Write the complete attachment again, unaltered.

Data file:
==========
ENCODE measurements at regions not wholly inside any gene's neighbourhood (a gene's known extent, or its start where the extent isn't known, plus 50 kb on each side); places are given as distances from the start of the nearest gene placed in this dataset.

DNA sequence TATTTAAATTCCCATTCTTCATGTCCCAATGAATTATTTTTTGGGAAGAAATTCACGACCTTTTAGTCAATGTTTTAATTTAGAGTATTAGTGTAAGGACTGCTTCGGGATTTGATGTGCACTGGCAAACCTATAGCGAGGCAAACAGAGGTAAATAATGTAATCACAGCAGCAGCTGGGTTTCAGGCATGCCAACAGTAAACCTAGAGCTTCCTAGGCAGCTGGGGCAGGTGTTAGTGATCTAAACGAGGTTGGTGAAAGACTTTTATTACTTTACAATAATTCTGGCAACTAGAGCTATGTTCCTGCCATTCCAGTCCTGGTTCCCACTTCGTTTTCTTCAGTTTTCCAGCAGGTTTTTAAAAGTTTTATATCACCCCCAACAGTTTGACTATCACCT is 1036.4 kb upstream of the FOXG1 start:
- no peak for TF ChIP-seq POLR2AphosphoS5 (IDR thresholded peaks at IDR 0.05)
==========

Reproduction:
ENCODE measurements at regions not wholly inside any gene's neighbourhood (a gene's known extent, or its start where the extent isn't known, plus 50 kb on each side); places are given as distances from the start of the nearest gene placed in this dataset.

DNA sequence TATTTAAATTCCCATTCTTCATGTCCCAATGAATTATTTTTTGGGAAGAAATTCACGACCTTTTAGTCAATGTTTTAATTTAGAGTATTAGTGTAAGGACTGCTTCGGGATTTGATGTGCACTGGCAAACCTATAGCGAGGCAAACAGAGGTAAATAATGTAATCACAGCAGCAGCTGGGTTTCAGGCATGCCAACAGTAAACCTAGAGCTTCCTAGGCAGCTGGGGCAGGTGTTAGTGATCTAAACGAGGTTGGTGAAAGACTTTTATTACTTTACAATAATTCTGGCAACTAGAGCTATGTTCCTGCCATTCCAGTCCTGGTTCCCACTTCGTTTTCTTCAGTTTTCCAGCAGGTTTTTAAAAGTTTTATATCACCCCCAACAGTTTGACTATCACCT is 1036.4 kb upstream of the FOXG1 start:
- no peak for TF ChIP-seq POLR2AphosphoS5 (IDR thresholded peaks at IDR 0.05)